Nord Stream 2 as the EU’s hot potato
7 septembre 2017
Of course, some projects are more political than others, in particular new Russian gas pipeline projects to Europe and this for three main reasons:
- Russia is the leading natural gas supplier of the European Union (EU) with a 33% market share;
- one of the priorities of the Energy Union - proposed by the European Commission at the beginning of 2015 - is the diversification of its gas supplies;
- and the political relationship between Russia and European/Western countries is rather difficult since the beginning of the crisis in Ukraine more than three years ago.
A public consultation process is underway in Denmark about the environmental impact assessment (EIA) of the Nord Stream 2 gasline project. This process is being conducted by the Danish Energy Agency, which is part of the Ministry of Energy, Utilities and Climate, and covers only environmental issues. The Danish Foreign Affairs Ministry would like to be able to study key energy projects in a more broader perspective including foreign policy and security issues.
This goal can be interpreted as a way to "politicize" the decision-making process for Nord Stream 2. That being said this process is already very political if we keep in mind the hard negotiations within the EU member countries, the involvement of the European Commission and the strong opposition of the U.S. government.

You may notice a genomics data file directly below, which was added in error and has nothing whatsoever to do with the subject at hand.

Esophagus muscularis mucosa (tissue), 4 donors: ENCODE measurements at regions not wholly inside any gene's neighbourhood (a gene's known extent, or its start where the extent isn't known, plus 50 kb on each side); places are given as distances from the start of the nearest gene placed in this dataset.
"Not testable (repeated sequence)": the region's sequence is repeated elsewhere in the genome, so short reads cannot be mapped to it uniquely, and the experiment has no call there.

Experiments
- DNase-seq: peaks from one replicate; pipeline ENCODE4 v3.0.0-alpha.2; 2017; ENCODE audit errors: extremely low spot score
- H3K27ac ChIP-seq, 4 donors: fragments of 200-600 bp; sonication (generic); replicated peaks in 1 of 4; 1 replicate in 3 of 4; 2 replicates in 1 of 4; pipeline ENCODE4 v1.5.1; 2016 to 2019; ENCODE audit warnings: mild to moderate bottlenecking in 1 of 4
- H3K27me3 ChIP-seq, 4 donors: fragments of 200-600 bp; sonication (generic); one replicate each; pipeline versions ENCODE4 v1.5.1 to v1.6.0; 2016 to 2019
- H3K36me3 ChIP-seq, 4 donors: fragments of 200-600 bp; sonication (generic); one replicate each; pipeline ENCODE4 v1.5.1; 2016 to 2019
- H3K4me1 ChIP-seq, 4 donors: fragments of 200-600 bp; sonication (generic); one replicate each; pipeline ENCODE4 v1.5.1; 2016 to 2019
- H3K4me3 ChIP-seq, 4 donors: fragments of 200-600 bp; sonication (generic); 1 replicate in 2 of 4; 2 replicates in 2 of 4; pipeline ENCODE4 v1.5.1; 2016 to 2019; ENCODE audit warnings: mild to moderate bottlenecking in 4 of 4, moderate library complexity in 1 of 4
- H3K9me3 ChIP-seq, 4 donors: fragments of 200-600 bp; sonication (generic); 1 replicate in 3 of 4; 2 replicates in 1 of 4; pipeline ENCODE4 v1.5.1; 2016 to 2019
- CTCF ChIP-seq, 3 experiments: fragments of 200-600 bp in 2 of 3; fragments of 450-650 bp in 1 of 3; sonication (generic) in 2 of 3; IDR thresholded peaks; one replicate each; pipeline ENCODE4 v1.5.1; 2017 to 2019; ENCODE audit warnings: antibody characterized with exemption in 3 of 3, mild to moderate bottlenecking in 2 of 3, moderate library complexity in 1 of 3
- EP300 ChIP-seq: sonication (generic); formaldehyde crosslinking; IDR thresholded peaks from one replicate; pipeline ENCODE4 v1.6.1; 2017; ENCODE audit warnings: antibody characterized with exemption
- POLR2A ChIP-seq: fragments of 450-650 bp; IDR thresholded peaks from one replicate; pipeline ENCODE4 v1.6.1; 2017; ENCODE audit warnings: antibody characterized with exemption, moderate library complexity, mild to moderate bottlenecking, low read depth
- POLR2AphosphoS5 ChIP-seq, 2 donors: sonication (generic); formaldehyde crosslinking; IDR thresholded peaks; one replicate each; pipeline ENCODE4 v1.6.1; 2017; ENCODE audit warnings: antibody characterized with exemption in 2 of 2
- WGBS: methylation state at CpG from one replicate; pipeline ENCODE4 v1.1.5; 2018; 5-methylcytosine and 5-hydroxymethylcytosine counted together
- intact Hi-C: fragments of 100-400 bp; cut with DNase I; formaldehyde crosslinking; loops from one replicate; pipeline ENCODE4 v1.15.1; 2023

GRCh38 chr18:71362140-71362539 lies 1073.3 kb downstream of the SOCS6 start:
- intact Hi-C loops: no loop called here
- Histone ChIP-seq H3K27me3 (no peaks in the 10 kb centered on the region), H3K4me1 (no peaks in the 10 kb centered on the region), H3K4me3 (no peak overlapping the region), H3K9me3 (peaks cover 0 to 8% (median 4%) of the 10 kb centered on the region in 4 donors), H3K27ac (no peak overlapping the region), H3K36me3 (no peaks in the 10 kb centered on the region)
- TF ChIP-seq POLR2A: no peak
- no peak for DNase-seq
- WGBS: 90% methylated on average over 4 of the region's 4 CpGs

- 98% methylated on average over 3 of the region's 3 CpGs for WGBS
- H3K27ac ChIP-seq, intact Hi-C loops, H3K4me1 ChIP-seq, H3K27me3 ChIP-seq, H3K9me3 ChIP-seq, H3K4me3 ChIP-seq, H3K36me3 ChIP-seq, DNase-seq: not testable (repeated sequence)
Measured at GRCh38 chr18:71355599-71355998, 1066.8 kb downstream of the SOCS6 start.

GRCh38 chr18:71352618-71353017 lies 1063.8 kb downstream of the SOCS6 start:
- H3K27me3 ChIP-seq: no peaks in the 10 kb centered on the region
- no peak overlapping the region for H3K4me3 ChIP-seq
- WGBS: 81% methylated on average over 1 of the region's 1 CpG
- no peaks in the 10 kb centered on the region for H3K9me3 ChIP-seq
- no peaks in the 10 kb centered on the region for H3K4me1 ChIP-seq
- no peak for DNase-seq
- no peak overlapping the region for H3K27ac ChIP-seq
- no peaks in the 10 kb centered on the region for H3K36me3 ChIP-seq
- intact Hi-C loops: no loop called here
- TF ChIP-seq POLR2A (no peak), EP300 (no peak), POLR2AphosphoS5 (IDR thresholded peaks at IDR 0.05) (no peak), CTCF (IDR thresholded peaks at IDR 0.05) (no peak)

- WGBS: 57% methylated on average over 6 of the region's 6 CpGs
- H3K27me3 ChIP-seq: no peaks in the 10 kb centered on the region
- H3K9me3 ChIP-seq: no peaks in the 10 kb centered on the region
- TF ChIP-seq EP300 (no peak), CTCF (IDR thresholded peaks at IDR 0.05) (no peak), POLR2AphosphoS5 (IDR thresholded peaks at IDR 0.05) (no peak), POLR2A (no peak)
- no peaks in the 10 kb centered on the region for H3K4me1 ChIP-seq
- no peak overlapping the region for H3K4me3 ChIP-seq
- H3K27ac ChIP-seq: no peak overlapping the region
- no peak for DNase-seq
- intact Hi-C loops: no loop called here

Will this bill block the Nord Stream 2 project? First it will have to be discussed and adopted, perhaps after some amendments, by the Danish Parliament, which is not a done deal. Not all the main political parties are in agreement about this delicate issue. If this bill becomes a law, it remains to be seen whether the Danish government would really oppose the construction of the Danish segment of Nord Stream 2 (139 kilometers of the pipeline is in Danish territorial waters and the Exclusive Economic Zone).
What is clear is that the Danish authorities are very worried and very embarrassed about this project. They have repeatedly said that this should be a European decision and not only a national one. Apart from Russia, the Nord Stream 2 project will need permits in Finland, Sweden and Denmark, three member states of the EU. There is also a consultation process underway with the three Baltic states and Poland. All of them are also EU member states.
At the end of the day the decision regarding Nord Stream 2 will not be taken in Copenhagen but in Brussels, directly or indirectly. The European Commission asked for a mandate from the EU member states to negotiate an agreement on this project with Russia. As several other European countries, Denmark would be very happy to get rid of this political hot potato.
Estonia, which assumes the Presidency of the European Union in the second half of 2017, would like the European Commission to get a broader mandate including Nord Stream 2 but also other sources/routes of Russian gas imported by the EU. But, once more, the 28 member countries are not on the same line.